Garage Sale Success

Garage Sale Success

Garage sale season is upon us! Before you commit to clearing your clutter for cash, ask yourself this one important question, and be honest:

Do I have enough to sell to make it worth my time and effort, or should I just donate everything and be done with it?

If you answered, “Boy howdy, do I have enough!” go through the house gathering items to sell. Create an area for everything that’s “gotta go” and encourage family members to add things. The more, the merrier!

Here are my top ten tips for running a successful garage sale:

  1. Get other neighbors to join in. People are more likely to come if they can hit a handful of sales in a row.
  2. Advertise in your local paper, on Craigslist and facebook. Folks scan listings and plan their routes, so make sure they’ll find your sale. Photos are helpful, especially if you have big-ticket or unique items.
  3. Signs should be big, easy to read, and neatly written. Quality signs signal a quality sale – half the success is in your marketing and advertising. Most people read those signs from a moving vehicle!
  4. Price everything, and price it to sell. It doesn’t matter if you paid $10 and it’s practically new; if you’re not using it, the main goal is to get rid of it, not to recoup your cost. Use the computer to research prices.
  5. Display items on tables; hang clothing on a rack/clothesline. People don’t like to stoop to the ground or rummage through messy piles of stuff.
  6. Create “like with like” categories so people looking for tools will readily find them, books are together, holiday decorations are easy to see, and kitchen items have an area of their own.
  7. It pays to clean things. A damp microfiber cloth works miracles on dusty glassware, dishes, and decor.
  8. Be willing to haggle. If you know you want $25 for something, either mark it, “Price Firm” or mark it $29 so you can come down and still get what you want. BUT! It’s also ok to say “no” to a ridiculous offer. I’ve told people I will happily donate something rather than sell it for a foolish price.
  9. Make sure to have plenty of change on hand. I recommend $75 broken down like this: $28 in ones, $25 in fives, $20 in tens, plus $2 in quarters. People will give you a $20 bill for a $1 purchase.
  10. Have a check-out table and keep smaller, easy-to-steal items near you there.  Sadly, sometimes people help themselves to things that are easy to pocket or highly desirable, such as collectibles, jewelry or video games.

After the sale:

  • Schedule a charity pickup for leftovers the day after your sale. Promise yourself the stuff is NOT going back in the house. It’s time; let it go. However, sometimes it’s worth it to relist big-ticket items on Craigslist or other online venues if you want to take another shot at selling.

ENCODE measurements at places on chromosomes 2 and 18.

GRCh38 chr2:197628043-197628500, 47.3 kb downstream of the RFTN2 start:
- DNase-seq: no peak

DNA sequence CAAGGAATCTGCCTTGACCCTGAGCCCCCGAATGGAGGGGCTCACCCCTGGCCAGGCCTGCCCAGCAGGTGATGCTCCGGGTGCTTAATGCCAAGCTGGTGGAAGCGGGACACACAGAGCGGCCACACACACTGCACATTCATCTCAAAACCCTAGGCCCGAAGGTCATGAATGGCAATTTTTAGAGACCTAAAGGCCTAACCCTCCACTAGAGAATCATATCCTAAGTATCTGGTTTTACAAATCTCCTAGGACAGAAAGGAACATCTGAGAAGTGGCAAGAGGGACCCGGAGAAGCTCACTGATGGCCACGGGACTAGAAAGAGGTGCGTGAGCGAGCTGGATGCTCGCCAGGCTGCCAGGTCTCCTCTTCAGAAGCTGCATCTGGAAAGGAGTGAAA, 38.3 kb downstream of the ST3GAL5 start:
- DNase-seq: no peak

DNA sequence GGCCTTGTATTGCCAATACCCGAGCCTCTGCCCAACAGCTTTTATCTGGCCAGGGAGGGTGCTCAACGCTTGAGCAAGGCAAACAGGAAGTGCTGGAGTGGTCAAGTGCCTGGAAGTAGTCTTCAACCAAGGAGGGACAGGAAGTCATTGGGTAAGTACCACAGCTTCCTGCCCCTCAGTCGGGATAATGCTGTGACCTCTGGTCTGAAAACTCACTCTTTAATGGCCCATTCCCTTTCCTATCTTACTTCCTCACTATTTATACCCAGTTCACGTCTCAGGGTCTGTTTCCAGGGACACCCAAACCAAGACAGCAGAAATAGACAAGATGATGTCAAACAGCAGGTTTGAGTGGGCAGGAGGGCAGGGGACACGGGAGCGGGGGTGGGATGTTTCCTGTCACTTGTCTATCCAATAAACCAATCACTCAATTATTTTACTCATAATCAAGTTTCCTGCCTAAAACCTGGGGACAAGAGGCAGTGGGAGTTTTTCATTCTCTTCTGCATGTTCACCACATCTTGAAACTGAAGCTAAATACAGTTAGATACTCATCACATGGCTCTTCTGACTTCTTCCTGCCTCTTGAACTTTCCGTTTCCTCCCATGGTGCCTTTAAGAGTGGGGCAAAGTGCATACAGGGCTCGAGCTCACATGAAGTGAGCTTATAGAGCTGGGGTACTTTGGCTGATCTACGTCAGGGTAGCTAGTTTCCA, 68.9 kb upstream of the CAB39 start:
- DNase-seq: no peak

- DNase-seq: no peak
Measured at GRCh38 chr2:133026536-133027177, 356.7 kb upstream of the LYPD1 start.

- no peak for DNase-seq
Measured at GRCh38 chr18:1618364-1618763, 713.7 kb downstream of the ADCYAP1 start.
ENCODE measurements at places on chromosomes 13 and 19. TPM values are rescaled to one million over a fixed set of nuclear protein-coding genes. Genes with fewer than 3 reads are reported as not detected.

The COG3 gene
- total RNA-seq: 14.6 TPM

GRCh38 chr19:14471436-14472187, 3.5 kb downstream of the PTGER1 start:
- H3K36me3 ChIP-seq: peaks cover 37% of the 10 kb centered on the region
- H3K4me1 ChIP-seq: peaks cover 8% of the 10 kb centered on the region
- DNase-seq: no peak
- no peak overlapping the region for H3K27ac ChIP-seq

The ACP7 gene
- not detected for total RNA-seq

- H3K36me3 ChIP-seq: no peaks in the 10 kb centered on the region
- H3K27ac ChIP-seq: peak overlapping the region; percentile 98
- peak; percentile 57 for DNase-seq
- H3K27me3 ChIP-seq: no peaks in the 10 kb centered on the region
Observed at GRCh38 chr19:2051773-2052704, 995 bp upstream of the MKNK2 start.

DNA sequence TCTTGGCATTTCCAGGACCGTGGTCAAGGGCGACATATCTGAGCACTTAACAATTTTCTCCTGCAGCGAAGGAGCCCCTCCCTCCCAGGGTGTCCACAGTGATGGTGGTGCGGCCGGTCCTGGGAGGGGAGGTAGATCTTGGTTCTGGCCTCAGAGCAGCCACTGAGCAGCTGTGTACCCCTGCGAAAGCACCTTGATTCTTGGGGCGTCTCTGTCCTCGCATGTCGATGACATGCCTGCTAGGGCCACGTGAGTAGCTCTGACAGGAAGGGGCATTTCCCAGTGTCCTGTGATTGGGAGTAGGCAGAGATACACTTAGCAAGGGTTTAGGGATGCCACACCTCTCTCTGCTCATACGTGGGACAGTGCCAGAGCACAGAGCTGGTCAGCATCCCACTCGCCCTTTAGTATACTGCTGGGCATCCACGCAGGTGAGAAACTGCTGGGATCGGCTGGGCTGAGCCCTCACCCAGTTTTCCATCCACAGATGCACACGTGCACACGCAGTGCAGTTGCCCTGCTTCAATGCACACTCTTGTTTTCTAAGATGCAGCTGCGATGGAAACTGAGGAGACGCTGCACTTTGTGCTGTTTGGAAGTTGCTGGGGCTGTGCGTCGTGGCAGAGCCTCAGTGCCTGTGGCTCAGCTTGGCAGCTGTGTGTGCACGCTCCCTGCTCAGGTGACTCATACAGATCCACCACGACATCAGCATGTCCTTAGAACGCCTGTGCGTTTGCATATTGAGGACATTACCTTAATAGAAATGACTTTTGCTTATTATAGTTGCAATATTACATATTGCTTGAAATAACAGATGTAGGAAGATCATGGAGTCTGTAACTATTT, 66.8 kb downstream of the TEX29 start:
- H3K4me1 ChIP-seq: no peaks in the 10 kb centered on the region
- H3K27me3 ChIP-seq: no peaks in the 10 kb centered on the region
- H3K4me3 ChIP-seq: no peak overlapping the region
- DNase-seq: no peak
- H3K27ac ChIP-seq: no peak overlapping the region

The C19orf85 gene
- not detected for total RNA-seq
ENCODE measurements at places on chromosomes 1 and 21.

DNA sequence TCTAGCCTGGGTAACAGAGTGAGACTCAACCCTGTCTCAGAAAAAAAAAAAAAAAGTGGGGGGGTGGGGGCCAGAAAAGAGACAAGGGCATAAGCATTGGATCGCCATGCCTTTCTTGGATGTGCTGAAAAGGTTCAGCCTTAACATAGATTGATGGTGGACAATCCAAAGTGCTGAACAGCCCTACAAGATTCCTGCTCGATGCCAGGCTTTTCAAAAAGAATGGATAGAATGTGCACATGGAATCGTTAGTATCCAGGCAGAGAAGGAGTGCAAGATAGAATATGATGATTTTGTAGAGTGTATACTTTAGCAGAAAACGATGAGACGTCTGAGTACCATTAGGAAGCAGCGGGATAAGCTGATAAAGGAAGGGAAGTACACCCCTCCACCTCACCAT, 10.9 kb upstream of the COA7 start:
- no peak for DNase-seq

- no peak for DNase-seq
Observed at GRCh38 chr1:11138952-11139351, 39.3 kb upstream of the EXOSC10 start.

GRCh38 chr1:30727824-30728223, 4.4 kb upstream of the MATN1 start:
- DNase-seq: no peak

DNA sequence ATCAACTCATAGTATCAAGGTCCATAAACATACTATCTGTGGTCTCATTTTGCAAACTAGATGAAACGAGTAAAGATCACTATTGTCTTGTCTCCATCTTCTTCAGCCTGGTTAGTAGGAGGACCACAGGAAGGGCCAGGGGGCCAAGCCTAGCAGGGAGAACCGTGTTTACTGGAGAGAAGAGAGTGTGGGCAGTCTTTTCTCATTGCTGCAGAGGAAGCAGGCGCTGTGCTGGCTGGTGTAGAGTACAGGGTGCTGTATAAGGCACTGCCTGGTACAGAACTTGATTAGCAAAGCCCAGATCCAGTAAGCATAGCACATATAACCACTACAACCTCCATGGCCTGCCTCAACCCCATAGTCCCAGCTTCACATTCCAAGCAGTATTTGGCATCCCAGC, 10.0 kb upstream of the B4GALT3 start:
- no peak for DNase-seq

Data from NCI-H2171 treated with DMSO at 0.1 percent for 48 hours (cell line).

If possible, time your sale to coincide with another event in your neighborhood such as a festival, garden walk, or real estate open house. Anything that attracts people is great when you’re having a garage sale.

The more effort you put into it, the more you’ll get out of it. Make it a fun experience for people – offer treats, have some lively music playing, mix and mingle and even if it’s not true, act like you’re having fun!

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Clutter-clearing garage sale season is upon us! Before you commit, ask yourself this one important question, and be honest:

Garage Sale Success

Garage Sale Success

Do I have enough to sell to make it worth my time and effort, or should I just donate the stuff and be done with it?

If you decide to proceed, go through the house looking for items to sell. Pick an area where you can gather everything that’s “gotta go” and encourage other family members to add to the pile.

Here are my top ten tips for running a successful garage sale:

  1. Get  a few neighbors to join in. People are more likely to come if they can hit a handful of sales in a row.
  2. Advertise in your local paper, on Craigslist and facebook. People scan listings and plan their routes, so make sure they’ll find your sale. If you have big-ticket or unique items, include photos in your online ads. 
  3. Signs should be big, easy to read, and neatly written. Quality signs signal a quality sale – half the success is in your marketing and advertising. And remember, people need to be able to read your signs from a moving vehicle!
  4. Price everything, and price it to sell. It doesn’t matter if you paid $10 and it’s practically new; if you’re not using it, the main goal is to get rid of it, not to recoup your cost. Use the computer to research prices.
  5. Display items on tables; hang clothing on a rack/clothesline. People don’t like to stoop to the ground or rummage through messy piles of stuff.
  6. Put “like with like” so people looking for tools will readily find them, books are all together, holiday decorations are easy to see. Creating a pleasant shopping experience translates into more sales.
  7. It pays to clean things. A damp microfiber cloth works miracles on dusty glassware, dishes, and decor items.
  8. Be willing to haggle. If you know you want $25 for something, either mark it, “Price Firm” or mark it $29 so you can come down and still get what you want. BUT! It’s also ok to say “no” to a ridiculous offer. I’ve told people I’d rather donate something than sell it for what they’re offering.
  9. Make sure to have plenty of change on hand. I recommend $75 broken down like this: $27 in ones, $25 in fives, $20 in tens, plus $3 in quarters. That should be enough to get you started. People will offer you a $20 bill for a $1 purchase.
  10. Have a check-out table and keep small, easy-to-steal items near you on that table. I’m sorry to say, sometimes people help themselves to things that are easy to pocket or highly desirable, such as collectibles, jewelry or video games.

After the sale:

  • Schedule a charity pickup for leftovers the day after your sale. Promise yourself the stuff is NOT going back in the house. It’s time; let it go. However:
  • Relist leftover big-ticket items on Craigslist if you want to take another shot at selling.  Here’s a link to a post I wrote about the good, the bad, and the ugly side of Craigslist.

If you can, schedule your sale to coincide with another event in your neighborhood such as a festival, garden walk, or real estate open house. Anything that attracts people is a good thing when you’re having a garage sale.

The more effort you put into it, the more you’ll get out of it. Make it a fun experience for people – offer treats, have some lively music playing, mix and mingle and even if it’s not true, act like you’re having fun! People are more likely to buy from someone with a smile than from Grumpy McGrump.